As a hospice volunteer, I began noticing who was in hospice, how long they had been enrolled, who was caring for them (in cash-paid jobs, with no sick days or security), who had access to dental care and preventative medicine. And then I was assigned a hospice patient who had been a doctor. The differences in how patients encountered their end of life experiences was stark and something I couldn’t ignore.
Religion and ritual are always present in conversations about bodily health and rights. And even choice of what faith practices to abide by can be coerced. It’s been so enlightening to ask people how they interpret their faith and to compare that to their faith’s teachings. We always pick and choose what behaviors we are willing to enact. I’m a Catholic who goes to Mass once a year, for instance. My last patient was agnostic but found incredible solace in her conversations with a Universal Unitarian minister who visited once a week. Everyone I’ve ever met who was facing down an imminent death questioned what they knew about belief. It’s humbling, then, to raise a fist in support of one cosmology, when you realize that we all have unique end of life needs and questions.
Yet, our public conversations about faith continue to collapse whole spectrums of ritual and faith under grossly inadequate headings: Protestant, Catholic, Hindu. I get a call from reporters about twice a month who are working on a story about the need to train doctors in religious understanding. Every time I throw my hands in the air. How will a doctor know whether a woman in a headscarf subscribes to all the tenets of her faith or not? Teaching him “what Muslims believe” is a futile objective. Better he do his job—medicine—and let the woman decide what options she is willing to pursue.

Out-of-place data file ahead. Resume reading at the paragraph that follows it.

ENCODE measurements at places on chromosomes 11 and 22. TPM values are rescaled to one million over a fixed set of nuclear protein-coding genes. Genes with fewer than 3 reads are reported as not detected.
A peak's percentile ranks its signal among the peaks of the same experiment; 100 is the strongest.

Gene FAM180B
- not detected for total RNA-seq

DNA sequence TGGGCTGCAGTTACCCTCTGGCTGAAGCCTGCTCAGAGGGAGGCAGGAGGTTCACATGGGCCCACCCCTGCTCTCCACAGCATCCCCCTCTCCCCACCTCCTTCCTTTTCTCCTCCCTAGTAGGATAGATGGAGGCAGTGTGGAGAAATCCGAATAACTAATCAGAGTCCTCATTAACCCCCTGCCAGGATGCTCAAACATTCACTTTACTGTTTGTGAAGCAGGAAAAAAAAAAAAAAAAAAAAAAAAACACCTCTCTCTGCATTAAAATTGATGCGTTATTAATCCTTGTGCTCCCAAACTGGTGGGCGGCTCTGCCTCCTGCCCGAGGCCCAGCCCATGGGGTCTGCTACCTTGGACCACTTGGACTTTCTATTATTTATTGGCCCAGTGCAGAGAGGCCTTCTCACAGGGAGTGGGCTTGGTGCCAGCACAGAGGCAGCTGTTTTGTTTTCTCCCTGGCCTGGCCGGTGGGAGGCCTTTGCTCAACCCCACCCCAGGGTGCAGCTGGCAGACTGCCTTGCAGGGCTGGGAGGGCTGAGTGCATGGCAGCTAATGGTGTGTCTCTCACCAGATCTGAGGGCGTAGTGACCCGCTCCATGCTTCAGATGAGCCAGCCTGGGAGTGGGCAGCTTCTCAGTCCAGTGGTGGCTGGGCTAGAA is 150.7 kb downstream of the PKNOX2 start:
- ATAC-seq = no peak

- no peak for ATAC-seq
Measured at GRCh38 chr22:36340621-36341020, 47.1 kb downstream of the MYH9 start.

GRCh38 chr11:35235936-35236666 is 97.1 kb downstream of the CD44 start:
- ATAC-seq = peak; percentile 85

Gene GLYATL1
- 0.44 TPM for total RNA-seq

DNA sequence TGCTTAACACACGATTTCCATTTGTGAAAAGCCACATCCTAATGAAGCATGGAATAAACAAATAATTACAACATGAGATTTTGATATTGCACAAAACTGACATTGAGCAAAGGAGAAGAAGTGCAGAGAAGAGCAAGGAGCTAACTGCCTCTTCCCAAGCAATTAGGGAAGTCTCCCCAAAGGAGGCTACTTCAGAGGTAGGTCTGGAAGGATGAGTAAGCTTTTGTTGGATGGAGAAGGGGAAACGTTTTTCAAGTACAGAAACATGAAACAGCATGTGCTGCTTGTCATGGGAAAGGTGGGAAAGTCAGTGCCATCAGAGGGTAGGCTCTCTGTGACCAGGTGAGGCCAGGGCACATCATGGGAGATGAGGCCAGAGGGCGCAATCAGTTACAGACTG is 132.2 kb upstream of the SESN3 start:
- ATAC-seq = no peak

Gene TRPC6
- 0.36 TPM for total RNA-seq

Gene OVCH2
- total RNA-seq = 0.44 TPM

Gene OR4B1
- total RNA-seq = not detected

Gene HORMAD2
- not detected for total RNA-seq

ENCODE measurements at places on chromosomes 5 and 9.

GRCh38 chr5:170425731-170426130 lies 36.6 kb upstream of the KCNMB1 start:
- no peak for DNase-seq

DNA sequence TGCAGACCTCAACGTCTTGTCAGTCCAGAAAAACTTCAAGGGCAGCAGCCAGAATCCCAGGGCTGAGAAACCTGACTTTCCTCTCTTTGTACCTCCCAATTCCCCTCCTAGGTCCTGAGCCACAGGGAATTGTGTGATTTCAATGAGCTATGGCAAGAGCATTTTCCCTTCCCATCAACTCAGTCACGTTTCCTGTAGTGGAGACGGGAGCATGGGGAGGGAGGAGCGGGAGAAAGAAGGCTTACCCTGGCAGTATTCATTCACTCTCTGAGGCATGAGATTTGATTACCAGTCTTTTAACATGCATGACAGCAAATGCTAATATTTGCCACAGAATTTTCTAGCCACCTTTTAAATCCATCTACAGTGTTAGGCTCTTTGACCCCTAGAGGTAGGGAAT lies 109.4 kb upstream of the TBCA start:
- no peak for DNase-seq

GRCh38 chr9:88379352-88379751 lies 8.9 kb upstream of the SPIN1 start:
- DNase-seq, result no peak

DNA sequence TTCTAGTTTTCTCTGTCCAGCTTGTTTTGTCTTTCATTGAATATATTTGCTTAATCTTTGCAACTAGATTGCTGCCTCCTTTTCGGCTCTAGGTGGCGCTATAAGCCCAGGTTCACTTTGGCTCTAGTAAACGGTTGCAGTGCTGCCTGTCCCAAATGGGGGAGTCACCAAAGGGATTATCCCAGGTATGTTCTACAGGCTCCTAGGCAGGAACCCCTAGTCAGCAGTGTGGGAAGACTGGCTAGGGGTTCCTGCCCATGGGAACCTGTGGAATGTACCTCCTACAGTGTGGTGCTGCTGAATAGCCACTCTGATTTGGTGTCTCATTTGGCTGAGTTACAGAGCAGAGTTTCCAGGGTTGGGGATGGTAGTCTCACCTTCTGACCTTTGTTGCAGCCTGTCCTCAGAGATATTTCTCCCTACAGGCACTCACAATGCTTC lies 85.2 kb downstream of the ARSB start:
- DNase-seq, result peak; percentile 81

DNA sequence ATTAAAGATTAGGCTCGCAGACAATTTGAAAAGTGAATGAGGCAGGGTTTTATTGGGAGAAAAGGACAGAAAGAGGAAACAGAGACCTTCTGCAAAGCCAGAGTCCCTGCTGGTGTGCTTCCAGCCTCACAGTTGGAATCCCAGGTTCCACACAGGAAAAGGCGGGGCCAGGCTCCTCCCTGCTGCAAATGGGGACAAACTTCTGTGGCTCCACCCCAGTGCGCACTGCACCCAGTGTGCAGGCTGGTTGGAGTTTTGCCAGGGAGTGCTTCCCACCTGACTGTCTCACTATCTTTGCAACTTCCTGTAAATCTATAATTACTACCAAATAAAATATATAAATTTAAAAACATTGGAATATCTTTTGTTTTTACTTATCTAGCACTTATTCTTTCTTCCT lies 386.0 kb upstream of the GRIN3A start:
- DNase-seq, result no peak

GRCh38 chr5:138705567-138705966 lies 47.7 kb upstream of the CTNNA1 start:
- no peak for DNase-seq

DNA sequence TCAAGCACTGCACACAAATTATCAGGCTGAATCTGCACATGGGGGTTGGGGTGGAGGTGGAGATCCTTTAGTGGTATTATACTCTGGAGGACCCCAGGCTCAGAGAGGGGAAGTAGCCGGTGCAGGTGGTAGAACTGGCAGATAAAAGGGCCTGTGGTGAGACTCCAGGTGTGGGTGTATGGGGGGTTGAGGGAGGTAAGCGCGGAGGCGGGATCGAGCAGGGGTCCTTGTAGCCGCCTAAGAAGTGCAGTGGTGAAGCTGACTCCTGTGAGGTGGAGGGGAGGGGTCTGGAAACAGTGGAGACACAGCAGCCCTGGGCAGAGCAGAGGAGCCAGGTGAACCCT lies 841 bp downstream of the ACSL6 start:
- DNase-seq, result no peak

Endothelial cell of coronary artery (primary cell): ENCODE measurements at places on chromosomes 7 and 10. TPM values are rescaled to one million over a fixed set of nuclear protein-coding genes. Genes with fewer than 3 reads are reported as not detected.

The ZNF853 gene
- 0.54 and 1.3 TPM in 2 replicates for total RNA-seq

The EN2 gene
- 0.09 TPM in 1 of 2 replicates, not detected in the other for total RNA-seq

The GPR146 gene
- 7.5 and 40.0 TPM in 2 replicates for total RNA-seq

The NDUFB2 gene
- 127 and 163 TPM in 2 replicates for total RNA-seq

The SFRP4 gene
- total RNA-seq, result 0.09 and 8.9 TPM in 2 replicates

KH: When we’re planning your column month-to-month we do a lot of picking key terms, say, “hope,” or “dignity.” In your book, you focus on these issues, of course, but also on another key term in fights surrounding bodily autonomy, “choice.” For example, when you and Robb Miller (former Executive Director of End of Life Washington) talk about choice in dying and hospice. It seems like this discourse about “choice” is another bridge between end of life and reproductive rights. I wondered while reading, though, if you think that the rhetoric of choice still has the kind of political force it might have had, say, in the lead-up to and years following Roe v. Wade, or is it a term that’s lost some of that power and, thus, from which activists are moving on?
AN: Certainly the movement to make abortion affordable and accessible (in keeping with the Supreme Court justices’ decision on Roe v. Wade, without “undue burden”) has shifted away from choice language. I think because they saw how little room it allowed for discussions of disparity. But also, how it blocked out community and support—something anyone in a health care situation desperately needs. No one makes decisions about family planning or the end of their life in a vacuum. The shift to a more inclusive umbrella—“reproductive justice,” for instance—has been helpful not only for understanding the challenges to medical choice but also in the ways we discuss and work for greater gender and racial equality. Which is one of the reasons why I squirm a little when I hear those affiliated with the movement to legalize aid in dying focusing on choice. If you look at the statistics of who uses aid in dying, if you look at the movement itself, it tends to be well-educated and quite white. If they’re approaching aid in dying as a right, then I think they’ll have to consider some of the history of abortion access to be as inclusive as possible.
That said, I love the big key words like dignity, hope and autonomy because when you hold them still and pick apart the many meanings that we each imbue them with, you find that they can be conversation stoppers rather than helpful descriptors or tools. They can prevent dialogue from reaching the important facts. A world like dignity, for instance, has a long and loaded history. It can mean pretty much what anyone wants it to, depending on the conversation. It can signify equality or superiority, an earned type of regard or an inherent right. But I’ve also learned, through the course of the column, that tracking how these terms are used is intricate work that almost always exposes a kind of moral or ethical evasiveness.